Did you know Rotterdam Central District has its own climate team? These urban planners, architects and landscape architects are exploring ways to green the district and help it weather the effects of climate change. No easy task, but we all know that persistence pays off, and this team is proving it.
If you were given a spade to green RCD, what would you do? Landscape architect Willemijn van Manen (32) doesn’t need to think twice. She’d start by digging up the car park outside Biergarten, behind the Schiekadeblok, and putting in the plane trees currently kicking their heels in the municipal tree shed. With a cheeky glint in her eye, she continues: “That would be the starting point of a line of trees running up to the station, through it, and ending at the old ice-skating rink on Conradstraat. Trees make an impact.”
A project leader at the architectural firm ZUS, Van Manen joined the climate team a few months ago. From her third-floor Schieblock office, she has a view of Hofplein and the bright yellow air bridge that has become both landmark and export product. And more proof that persistence pays off. RCD would be unthinkable now without the yellow bridge linking it to the rest of the city.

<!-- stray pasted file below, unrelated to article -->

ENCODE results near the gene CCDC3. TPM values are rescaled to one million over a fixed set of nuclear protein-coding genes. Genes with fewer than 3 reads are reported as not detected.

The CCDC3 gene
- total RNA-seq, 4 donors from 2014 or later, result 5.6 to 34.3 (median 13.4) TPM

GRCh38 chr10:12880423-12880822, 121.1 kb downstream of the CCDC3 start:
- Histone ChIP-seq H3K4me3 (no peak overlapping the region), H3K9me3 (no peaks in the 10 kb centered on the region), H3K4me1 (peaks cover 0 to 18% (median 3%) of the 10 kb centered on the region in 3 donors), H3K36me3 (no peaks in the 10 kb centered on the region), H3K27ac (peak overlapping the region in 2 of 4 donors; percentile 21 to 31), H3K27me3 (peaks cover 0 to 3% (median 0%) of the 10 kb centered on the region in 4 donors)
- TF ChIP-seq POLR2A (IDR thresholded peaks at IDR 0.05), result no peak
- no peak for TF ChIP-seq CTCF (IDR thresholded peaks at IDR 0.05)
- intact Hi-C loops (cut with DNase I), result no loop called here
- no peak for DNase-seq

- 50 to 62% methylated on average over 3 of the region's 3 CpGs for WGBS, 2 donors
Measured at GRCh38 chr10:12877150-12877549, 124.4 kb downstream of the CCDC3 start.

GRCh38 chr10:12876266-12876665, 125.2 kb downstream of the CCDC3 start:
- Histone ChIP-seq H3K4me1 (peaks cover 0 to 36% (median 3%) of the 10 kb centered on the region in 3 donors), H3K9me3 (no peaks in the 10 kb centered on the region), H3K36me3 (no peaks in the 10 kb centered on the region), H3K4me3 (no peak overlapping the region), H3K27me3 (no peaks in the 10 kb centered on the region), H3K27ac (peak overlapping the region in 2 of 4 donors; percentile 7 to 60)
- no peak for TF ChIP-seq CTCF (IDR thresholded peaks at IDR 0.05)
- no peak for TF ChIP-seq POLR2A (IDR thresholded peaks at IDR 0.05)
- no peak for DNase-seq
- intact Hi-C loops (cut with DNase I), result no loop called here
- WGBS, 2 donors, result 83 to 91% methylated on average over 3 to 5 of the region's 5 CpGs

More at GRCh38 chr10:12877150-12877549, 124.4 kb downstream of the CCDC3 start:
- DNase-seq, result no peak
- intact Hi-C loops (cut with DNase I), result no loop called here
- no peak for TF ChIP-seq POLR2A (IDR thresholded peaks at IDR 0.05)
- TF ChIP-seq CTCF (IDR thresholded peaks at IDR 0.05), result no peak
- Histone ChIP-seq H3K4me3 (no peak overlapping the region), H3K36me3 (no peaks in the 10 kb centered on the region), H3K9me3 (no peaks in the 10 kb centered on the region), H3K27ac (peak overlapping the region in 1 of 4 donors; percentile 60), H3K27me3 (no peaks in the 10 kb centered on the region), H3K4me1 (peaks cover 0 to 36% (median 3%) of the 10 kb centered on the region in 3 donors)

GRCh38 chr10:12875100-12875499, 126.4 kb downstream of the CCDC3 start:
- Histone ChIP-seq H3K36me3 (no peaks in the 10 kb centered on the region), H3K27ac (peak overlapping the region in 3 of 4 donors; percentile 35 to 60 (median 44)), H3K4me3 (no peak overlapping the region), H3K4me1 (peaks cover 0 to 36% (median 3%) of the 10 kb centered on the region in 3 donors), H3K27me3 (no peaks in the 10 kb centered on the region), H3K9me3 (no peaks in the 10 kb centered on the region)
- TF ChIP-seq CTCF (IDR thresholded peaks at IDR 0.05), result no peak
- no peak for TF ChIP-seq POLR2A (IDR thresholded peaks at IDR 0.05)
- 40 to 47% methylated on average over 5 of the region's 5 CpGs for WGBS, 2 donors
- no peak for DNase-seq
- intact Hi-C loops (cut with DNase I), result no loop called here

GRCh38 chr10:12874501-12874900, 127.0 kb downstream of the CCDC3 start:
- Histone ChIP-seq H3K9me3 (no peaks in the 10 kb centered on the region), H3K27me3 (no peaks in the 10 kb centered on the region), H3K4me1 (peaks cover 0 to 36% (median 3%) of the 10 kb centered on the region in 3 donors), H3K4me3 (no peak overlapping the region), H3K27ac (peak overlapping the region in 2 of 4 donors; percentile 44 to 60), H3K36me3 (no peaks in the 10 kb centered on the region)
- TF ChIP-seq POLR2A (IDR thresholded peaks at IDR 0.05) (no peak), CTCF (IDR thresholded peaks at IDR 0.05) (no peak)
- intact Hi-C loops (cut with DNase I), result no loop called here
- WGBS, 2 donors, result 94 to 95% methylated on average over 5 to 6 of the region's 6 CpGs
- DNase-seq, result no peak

Van Manen knows that greening existing urban spaces is a wicked task, often frustrated by diverging interests and complex laws that slow progress. Property owners look at their spreadsheets and see a building is profitable. Why bother planting up the façade to offset heat stress or laying sedum on the roof to absorb rainwater? The trick is to multiply opportunities and keep all parties thinking. For instance, it’s a shame that the strip in front of her office is mere lawn, when there’s such need for diversity: “Grass with meadow herbs and a tree would attract insects and birds. Now it’s just bare grass with no forage or shelter.”
It’s enough to make a person cynical, Willemijn mutters. But not her. You need to be a little cheeky, is her message, and that’s a trait she shares with the rest of ZUS and the climate team. “Street lighting around and between the two Unilever offices on Weena and Hofplein is one thing we’re tackling. Within the available budget, we’re looking for ways to fit in climate adaptive interventions such as planting trees and greening façades. Making the most of what you have is key. That’s why the ability to quickly pivot with local actors to get initiatives off the ground is the climate team’s superpower. And the power of design firms and government working together.”
Text: Eduard Voorn
Photography: Ruben Stam, Steevy Schipper, Simone Rentmeester